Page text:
Jun 16, 2019 Last Updated 1:08 PM, Dec 15, 2018

LET’S GO FOR MORE RESERVES

Categoría: Energía
Visto: 308 times

The first priority for the country is adding more barrels of oil to its proven reserves, given the precariousness of these, since the 2.445 million barrels hardly give the country 6.6 years of self-sufficiency. Therefore, it is said of Colombia that instead of being an oil country is a country with oil. However, it is noteworthy that, due to the exploratory efforts of recent years, in 2007 the fall of stocks has paused and picked up since 2008. Over the past four years (2010 - 2013) proven reserves increased 18% and this is all the more remarkable when you consider that production in the same period grew more than proportionally, 27.3%, from an average of 785,000 barrels / day-year to more than a million barrels per day. 

And this has been possible without finding neither a Caño Limón nor Cusiana in the last twenty years, but aided by a string of small finds which together have enabled the incorporation of greater reserves while the country has gained more petroleum prospectivity. Since then, Colombia has also contributed to reserves through the application of new improved-recovery technologies. To highlight the fact that the participation of increased reserves corresponding to new discoveries has been in crescendo, last year these reached 39% of the total. 

However, since the government's goal is to move from a relationship of reserves to production (R / P) of 6.6 in the current year to 10 in 2018, achieving this will require moving from reserve additions last year of 436 million barrels to adding 615 million barrels annually. In other words, we need to move from a current reserve replacement index of 118% to 167%, a daunting task. This country has to pick up the pace on exploratory activity, and not just limited to conventional reservoirs but also expanding the frontier into the unconventional, as well as the already-committed campaign to search for offshore hydrocarbons.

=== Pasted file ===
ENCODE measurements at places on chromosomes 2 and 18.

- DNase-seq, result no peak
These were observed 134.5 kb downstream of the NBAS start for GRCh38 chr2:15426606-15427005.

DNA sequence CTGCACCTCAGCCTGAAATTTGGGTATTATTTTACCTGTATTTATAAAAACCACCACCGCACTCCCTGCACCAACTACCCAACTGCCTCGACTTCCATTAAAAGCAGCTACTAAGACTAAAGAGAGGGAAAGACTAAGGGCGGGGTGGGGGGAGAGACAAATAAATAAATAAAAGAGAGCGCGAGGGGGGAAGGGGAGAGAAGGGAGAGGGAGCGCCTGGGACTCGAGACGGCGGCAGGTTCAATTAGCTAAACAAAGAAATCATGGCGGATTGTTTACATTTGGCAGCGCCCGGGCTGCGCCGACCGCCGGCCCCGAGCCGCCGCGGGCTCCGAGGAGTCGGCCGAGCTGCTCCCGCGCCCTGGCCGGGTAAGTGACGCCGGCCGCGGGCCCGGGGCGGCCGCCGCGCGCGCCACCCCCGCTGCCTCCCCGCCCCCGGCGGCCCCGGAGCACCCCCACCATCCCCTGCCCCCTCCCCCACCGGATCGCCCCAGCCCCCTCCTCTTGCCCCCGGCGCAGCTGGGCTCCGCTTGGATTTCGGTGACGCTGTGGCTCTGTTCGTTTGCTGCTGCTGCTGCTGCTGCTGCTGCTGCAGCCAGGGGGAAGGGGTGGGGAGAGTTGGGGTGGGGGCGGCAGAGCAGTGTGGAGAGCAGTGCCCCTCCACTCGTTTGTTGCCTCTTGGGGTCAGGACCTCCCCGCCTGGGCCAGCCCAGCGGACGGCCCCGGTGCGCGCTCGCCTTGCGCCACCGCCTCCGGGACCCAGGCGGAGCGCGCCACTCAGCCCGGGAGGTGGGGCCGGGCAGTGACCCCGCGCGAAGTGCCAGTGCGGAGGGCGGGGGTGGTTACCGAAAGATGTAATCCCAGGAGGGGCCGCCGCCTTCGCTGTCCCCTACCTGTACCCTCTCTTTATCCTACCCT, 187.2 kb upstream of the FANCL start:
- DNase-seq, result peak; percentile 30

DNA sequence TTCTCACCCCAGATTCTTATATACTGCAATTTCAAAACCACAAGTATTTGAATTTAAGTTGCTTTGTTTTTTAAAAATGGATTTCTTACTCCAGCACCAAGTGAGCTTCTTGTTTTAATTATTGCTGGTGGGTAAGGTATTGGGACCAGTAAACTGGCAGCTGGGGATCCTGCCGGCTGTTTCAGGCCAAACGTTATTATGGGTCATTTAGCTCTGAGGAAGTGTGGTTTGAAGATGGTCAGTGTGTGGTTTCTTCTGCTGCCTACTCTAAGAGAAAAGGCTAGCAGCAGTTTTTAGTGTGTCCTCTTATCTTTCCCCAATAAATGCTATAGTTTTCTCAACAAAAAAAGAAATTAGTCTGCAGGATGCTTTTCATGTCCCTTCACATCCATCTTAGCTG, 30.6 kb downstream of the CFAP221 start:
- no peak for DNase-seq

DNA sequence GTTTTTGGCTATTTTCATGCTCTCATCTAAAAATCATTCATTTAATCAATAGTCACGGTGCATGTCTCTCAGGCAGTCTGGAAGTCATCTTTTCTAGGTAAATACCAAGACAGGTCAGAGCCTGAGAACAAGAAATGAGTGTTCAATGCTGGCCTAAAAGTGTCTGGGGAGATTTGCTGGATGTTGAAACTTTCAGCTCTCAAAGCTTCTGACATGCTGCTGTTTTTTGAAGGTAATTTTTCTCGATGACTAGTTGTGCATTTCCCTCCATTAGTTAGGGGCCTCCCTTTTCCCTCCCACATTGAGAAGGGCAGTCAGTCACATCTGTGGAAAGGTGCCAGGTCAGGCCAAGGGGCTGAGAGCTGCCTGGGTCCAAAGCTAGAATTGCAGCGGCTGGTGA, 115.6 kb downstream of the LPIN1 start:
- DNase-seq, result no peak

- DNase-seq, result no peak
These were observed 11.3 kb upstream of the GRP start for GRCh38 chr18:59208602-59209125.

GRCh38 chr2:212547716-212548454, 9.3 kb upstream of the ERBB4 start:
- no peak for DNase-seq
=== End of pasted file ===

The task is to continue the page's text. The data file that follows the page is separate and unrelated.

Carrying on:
That's the country’s bet with the recent Ronda Colombia 2014. Indeed the country passed from 21 exploratory wells drilled in 2004 to 131 in 2012, recording a slight fall in 2013 when 115 were drilled when 130 was the goal and now 135 wells are projected for this year. Of course, to achieve this goal it is necessary to remove three major pitfalls that are holding back the oil industry in the country: the terrorist attacks against its infrastructure, social unrest and the delays in the processes of environmental licensing and prior consultations. 

We do not think we need to promote changes in the legal regulations to attract investment and stimulate oil and gas activity in the country, whose last adjustments were made to encourage production increases and more recently as it pertains to the exploration and development of unconventional reservoirs. What is at issue is that these rules are followed and thus win legal certainty, which is what at times is compromised when circumstances arise in the environment of the activity that put you at risk. A recent study by Arthur D. Little shows Colombia has Latin America's most attractive fiscal terms as well as its political and investment climate, receiving a rating of 3.9 out of 5, beating, among others, Mexico and Brazil. That is, that Colombia remains competitive and attractive for investment and investors in the oil industry.

Who is Amylkar Acosta?

Amylkar Acosta Medina was, until recently, Colombia’s Minister of Mines and Energy. Previously, he headed the country’s Biofuels association (of which he was a founder) and was a member of the Board of Ecopetrol, representing petroleum-producing regions in 2013 and then later as Mininas. He served as Vice Minister of Mines and Energy in César Gaviria’s government in the early 90’s. Acosta was twice elected to Colombia’s Senate, holding the post of President of the Senate in 1997 and 1998.

Born in La Guajira and educated at the University of Antioquia, he returned as a professor of the Guajira University in the late seventies. Based on his energy experience, he was appointed President of the Colombian Gas Company in the late eighties.

Currently, he is teaching at the Externado University in Bogotá. 

www.amylkaracosta.com

Bogotá, september of 2014

 


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